High school sweethearts who attended Monroe Community College together and rose to the top of the business world returned to MCC Monday to announce a $4 million gift to lead the college’s fundraising campaign for student scholarships.
The gift is the largest in the history of the community college. Further, MCC Foundation’s $50 million “Every Bright Future Needs a Strong Foundation” campaign was described as one of the largest for a community college. The campaign began in 2010 and has raised $39.5 million so far.
Robin and Timothy Wentworth graduated from MCC in 1980 with associate degrees in, respectively, music and business administration. Today they live in St. Louis, and Timothy Wentworth is CEO of Express Scripts, a Fortune 100 company. The company is the largest pharmacy benefits management company in the United States and listed as the 25th largest company overall.
MCC Foundation announced that the college’s Building 4, which houses a theater, will be renamed the Robin and Timothy Wentworth Arts Building.
The announcement was made in an atrium attached to the arts building, and the audience included students wearing “Thanks for my bright future” T-shirts signifying they had received scholarship help to attend the school, just as Tim Wentworth did 40 years ago.
Wentworth said he was not a standout student in high school and no one in his family had attended college. But he got a boost from then-girlfriend, Robin, to go to college with her and the deal was sealed when he opened a letter from MCC telling him he had won a scholarship funded by Eastman Kodak Co.
“I came here and it changed everything,” he said Monday. He later earned a bachelor’s degree from Cornell University.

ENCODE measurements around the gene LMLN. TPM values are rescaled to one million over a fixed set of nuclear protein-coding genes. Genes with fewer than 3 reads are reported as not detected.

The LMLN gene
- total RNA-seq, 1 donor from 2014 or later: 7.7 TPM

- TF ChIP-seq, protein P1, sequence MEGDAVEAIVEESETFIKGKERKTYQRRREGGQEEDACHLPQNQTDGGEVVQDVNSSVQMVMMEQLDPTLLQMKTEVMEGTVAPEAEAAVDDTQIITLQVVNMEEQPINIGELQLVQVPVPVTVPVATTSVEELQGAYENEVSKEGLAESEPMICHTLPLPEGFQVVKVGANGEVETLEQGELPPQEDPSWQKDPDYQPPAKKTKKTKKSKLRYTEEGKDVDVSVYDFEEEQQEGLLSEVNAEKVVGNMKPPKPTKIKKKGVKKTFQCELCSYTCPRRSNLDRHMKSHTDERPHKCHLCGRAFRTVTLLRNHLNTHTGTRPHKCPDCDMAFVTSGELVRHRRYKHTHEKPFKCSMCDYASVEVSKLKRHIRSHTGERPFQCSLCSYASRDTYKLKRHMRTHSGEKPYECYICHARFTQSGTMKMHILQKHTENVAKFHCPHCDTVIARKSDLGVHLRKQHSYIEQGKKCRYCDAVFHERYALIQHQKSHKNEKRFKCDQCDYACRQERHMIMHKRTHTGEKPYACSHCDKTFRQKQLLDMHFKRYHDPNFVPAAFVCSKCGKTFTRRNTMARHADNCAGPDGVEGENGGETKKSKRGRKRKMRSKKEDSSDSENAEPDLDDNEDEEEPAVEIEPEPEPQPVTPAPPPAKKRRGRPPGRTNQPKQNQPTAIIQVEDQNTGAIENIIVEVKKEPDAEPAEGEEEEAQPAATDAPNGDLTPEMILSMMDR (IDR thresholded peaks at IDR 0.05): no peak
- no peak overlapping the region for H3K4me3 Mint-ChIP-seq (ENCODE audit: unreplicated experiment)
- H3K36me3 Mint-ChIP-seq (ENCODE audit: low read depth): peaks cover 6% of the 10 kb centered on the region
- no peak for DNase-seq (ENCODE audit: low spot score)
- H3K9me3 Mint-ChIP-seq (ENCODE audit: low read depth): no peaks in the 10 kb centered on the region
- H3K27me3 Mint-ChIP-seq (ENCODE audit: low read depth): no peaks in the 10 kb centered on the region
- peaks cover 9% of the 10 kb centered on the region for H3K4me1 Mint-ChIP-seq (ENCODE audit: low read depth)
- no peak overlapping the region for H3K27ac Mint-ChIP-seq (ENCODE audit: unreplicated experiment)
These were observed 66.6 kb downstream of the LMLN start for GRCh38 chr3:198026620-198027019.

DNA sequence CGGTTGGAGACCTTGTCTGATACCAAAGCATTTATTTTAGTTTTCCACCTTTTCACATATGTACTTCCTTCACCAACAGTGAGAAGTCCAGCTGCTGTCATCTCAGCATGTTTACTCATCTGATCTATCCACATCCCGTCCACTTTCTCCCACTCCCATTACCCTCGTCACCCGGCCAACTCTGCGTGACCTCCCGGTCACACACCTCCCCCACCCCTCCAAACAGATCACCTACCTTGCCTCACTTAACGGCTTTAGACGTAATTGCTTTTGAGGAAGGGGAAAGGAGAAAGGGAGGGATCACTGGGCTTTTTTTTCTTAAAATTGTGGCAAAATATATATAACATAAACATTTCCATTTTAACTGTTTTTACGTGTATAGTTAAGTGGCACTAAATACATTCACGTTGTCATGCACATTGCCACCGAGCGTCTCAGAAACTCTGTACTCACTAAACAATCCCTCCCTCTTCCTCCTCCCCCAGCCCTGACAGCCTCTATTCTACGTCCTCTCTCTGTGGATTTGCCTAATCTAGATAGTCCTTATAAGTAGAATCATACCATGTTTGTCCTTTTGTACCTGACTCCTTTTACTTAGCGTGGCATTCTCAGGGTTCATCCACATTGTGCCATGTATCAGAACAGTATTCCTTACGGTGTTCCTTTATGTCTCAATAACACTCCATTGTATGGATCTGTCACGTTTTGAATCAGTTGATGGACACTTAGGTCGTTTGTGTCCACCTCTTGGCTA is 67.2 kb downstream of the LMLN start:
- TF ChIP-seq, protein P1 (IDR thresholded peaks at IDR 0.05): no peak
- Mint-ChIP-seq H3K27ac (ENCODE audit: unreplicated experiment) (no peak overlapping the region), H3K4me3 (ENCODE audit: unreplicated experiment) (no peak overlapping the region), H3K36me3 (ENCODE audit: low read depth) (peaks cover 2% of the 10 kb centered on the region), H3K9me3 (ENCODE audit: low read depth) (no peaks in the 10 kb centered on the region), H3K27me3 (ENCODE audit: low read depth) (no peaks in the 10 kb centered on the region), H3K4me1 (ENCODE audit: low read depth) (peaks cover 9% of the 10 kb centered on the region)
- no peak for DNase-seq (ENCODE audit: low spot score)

The Wentworths gave the music department a Steinway piano in 2009 and have funded full scholarships for 40 student scholarships a year. Their new gift will increase that to 100 music and business students a year. The couple has also provided significant gifts to the University of Rochester, where two of their three children attended college.
Tim Wentworth said he was inspired by MCC President Anne Kress’ assertion that a college scholarship can make a big impact on a family’s trajectory. “This path is an important path,” Wentworth said.
As an example, 2014 MCC graduate Adrian I. Hale spoke at the announcement about the academic start he got at MCC when attending on a Rosalie Cornell scholarship. Hale said he grew up in the impoverished section of Rochester known as “The Crescent” and neither of his parents completed high school, but they gave him the gift of early literacy and numeracy.
“MCC allowed me to find my purpose,” Hale said. While a student he was mentored by Robert Duffy, the former city mayor and police chief who now heads the Greater Rochester Chamber of Commerce. He went on to get a bachelor’s degree in political science from Yale University, spending his school breaks as an intern for Duffy; he has worked full time for the chamber since 2017.
Hale called the scholarships campaign “a coalescing of support and commitment” and said that its effect on students will be “freeing them from the confinement of their pocketbooks.”
Kress added, “Our inspiring and generous alumni and community understand the remarkable impact MCC has. They know firsthand the incredible futures that result when we work together to invest in our students. They know their support truly changes lives.”
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